IMPACT: Freedom and Direct Democracy (Svoboda a přímá demokracie, or SPD) is a far-right political party in the Czech Republic that was established in 2015. Founded as an anti-elitist and anti-Muslim populist party, SPD cooperates with other far-right and anti-Muslim European political parties and is a member of the Identity and Democracy (I&D) group in the European Parliament.
Established in June 2015 by Tomio Okamura and Radim Fiala, Freedom and Direct Democracy (SPD) is a far-right political party in Czechia (the Czech Republic) with a long track record of inflammatory statements, actions, and policies that target Muslims and Islam. The party is generally characterized as a far-right, anti-migrant, and anti-EU party. Although Muslims comprise less than an estimated 1 percent of Czechia’s population, anti-Muslim attitudes are wide-spread. According to March 2018 polling data, 58 percent of respondents did not want a Muslim as a neighbor (compared to 20 percent in 1991). SPD is only one of several Czech social movements and political parties that employ anti-Muslim rhetoric and anti-Muslim positions.
Prior to founding SPD, Okamura established the political party Dawn of Direct Democracy (Úsvit – Národní koalice, or “Dawn”), which existed from June 2013 to March 2018. Dawn was a populist, anti-elitist, and anti-EU party. When Dawn’s popularity began to decline, Okamura in June 2015 founded SPD as a new split-off party.
Dawn, the precursor to SPD, worked in coalition with other anti-Muslim parties in Czechia. In August 2015, Dawn entered into an agreement with the far-right, anti-Muslim coalition movement Bloc against Islam “for the purpose of a joint candidate for the 2016 Senate and regional elections.” Less than a year later, in April 2016, the “We Don’t Want Islam in the Czech Republic” movement (Islám v České republice nechceme) ended a cooperation with Dawn for the regional and Senate elections in autumn 2016. The movement “We Don’t Want Islam in the Czech Republic” is led by Martin Konvička who according to reporting in Romea, “proposed [Muslims] be ground into bone meal or gassed to death” in concentration camps. Konvička failed to form a coalition with the name Úsvit s Blok proti islámu (Dawn with Bloc against Islam), which was refused by the Ministry of the Interior.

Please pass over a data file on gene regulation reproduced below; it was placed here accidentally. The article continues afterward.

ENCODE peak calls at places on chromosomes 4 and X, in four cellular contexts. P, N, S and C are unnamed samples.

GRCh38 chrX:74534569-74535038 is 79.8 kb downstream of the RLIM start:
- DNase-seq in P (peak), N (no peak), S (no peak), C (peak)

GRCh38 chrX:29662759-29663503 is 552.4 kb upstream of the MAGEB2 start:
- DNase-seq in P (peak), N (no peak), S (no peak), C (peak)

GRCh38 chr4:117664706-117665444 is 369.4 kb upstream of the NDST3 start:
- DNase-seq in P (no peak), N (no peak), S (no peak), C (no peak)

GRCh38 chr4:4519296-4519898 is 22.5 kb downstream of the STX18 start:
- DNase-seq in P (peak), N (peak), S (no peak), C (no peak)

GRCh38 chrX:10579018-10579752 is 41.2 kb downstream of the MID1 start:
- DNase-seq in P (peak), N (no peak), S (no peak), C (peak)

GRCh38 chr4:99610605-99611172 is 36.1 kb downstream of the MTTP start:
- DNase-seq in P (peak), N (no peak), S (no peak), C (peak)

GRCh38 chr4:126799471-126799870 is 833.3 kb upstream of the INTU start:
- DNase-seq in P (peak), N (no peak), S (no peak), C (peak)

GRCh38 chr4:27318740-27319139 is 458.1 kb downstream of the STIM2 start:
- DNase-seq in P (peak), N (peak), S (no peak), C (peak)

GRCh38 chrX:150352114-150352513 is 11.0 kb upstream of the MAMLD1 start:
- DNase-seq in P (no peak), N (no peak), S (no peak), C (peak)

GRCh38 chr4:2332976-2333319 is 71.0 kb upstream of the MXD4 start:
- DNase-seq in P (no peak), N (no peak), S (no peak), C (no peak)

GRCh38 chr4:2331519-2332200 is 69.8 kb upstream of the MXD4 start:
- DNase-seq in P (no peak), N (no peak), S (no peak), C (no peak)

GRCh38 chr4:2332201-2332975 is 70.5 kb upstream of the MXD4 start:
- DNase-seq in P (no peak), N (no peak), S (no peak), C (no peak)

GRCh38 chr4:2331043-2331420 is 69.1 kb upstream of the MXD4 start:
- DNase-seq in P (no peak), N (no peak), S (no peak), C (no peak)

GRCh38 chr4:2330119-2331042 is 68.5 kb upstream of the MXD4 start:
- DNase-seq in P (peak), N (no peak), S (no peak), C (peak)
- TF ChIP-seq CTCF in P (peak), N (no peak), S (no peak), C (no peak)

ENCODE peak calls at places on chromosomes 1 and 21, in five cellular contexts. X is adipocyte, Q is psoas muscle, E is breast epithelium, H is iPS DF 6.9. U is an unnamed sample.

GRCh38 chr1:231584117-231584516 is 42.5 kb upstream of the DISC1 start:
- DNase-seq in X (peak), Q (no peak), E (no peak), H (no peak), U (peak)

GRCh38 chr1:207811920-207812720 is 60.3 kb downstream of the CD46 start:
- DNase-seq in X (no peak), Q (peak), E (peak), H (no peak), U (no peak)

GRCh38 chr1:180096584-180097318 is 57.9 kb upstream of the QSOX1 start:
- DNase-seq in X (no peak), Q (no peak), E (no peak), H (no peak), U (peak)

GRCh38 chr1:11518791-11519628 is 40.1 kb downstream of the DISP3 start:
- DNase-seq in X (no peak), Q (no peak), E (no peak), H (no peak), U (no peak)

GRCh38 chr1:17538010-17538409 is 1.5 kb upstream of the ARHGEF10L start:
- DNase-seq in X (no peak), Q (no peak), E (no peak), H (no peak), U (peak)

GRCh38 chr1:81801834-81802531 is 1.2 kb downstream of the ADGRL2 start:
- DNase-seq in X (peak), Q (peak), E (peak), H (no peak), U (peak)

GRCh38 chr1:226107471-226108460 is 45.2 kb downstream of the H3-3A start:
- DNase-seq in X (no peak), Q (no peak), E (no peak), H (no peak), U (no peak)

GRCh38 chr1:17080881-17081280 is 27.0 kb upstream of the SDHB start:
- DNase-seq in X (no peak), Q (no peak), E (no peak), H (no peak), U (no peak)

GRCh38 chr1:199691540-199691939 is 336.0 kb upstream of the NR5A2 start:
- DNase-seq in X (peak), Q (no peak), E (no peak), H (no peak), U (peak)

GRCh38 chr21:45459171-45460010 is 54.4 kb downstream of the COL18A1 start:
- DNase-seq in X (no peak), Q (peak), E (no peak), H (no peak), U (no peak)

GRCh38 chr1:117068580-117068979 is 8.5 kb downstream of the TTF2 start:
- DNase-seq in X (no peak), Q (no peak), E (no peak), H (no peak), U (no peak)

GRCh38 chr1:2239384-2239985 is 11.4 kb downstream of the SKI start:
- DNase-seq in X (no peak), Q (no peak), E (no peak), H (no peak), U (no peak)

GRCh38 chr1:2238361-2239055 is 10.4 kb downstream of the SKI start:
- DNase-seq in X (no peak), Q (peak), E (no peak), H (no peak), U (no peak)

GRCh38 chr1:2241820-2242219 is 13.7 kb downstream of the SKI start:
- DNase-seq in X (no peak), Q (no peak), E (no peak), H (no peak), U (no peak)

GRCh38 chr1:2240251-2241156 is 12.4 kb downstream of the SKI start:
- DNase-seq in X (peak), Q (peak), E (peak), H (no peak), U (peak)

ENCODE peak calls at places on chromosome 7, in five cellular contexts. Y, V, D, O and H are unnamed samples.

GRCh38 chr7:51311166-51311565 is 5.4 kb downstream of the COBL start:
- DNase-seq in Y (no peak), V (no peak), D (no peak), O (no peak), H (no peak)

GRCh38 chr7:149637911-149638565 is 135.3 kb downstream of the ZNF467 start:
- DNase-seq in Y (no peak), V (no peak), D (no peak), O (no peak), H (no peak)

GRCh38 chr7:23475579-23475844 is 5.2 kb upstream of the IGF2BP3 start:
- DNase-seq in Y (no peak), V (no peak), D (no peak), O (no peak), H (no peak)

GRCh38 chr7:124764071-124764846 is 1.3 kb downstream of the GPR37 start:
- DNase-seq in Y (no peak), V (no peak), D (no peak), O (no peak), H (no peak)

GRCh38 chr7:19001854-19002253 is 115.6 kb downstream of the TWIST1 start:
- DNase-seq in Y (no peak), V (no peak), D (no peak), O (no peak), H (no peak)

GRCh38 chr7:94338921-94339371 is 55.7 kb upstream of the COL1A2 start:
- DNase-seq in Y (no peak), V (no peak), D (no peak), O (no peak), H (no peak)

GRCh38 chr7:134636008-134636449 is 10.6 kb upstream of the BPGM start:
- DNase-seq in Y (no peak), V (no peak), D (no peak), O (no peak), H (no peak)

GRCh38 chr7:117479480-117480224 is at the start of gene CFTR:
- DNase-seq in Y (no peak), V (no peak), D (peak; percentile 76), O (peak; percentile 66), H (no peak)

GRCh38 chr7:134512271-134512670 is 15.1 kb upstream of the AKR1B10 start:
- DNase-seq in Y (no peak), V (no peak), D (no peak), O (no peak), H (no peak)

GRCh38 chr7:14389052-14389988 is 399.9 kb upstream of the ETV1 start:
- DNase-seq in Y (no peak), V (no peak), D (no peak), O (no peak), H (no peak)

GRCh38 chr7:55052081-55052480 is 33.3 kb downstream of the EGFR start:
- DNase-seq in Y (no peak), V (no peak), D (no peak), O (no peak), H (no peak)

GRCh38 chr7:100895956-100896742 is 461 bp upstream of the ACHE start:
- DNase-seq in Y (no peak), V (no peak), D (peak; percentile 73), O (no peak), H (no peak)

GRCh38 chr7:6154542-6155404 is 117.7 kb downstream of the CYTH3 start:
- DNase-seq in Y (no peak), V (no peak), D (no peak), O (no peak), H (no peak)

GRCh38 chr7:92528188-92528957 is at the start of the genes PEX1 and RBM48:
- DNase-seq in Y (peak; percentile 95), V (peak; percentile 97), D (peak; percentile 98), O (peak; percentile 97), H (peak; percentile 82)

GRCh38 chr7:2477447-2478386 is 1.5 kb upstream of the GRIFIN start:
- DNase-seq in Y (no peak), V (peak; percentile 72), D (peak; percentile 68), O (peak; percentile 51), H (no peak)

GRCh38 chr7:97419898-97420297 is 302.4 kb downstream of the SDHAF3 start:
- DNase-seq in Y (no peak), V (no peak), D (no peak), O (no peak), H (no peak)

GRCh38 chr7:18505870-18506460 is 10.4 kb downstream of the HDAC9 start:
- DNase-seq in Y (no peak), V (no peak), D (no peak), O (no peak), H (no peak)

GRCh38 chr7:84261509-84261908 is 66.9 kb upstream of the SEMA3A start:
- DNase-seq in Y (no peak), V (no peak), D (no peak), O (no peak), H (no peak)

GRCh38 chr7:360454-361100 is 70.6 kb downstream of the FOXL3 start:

When SPD participated for the first time in the 2017 Czech parliamentary election for the Chamber of Deputies (Lower House), the party won twenty-two seats with 10.6 percent of votes. In the September 2019 European Parliament election, SPD won two out of twenty-one seats with 9.1 percent of votes. In the European Parliament, SPD is part of the far-right and anti-Muslim Identity and Democracy (I&D) group, which is dominated by Marine Le Pen’s National Rally (Rassemblement National) and Italy’s League (Lega).
The SPD party’s political platform supports a referendum to withdraw from the European Union. According to SPD, this “project of current European integration” includes “the controlled Islamization [islamizací] of Europe,” which it describes as “ongoing illegal immigration” and “the initial phase of the conflict” that “will ultimately threaten freedom, democracy and the very existence of the Czech Republic and our nation.” SPD’s platform also states, “We consistently reject the multicultural ideology that is the tool of Islamization.” SPD has also employed racist rhetoric against what it describes as the “Africanization” (afrikanizací) of Europe. An SPD blog post titled “The Islamized Africanized West” quotes a June 2020 Facebook post by SPD co-founder Radim Fiala: “Let us defend our sovereign homeland and Christian Central Europe!”
Okamura and SPD party members have a record of anti-Muslim actions and rhetoric. According to analysis by political scientist Selma Muhič Dizdarevič, Okamura marched in January 2015 along with 400 people to protest against Islam in Prague’s Old Town Square. The protest was organized by the group “We Do Not Want Islam in the Czech Republic.” Okamura has directly advocated actions targeting and stigmatizing Muslim businesses and houses of worship. In June 2015, he endorsed a post on Facebook by his deputy that suggested that Czechs should boycott Muslim-owned businesses or should “provoke” Muslims by walking pigs in the vicinity of mosques.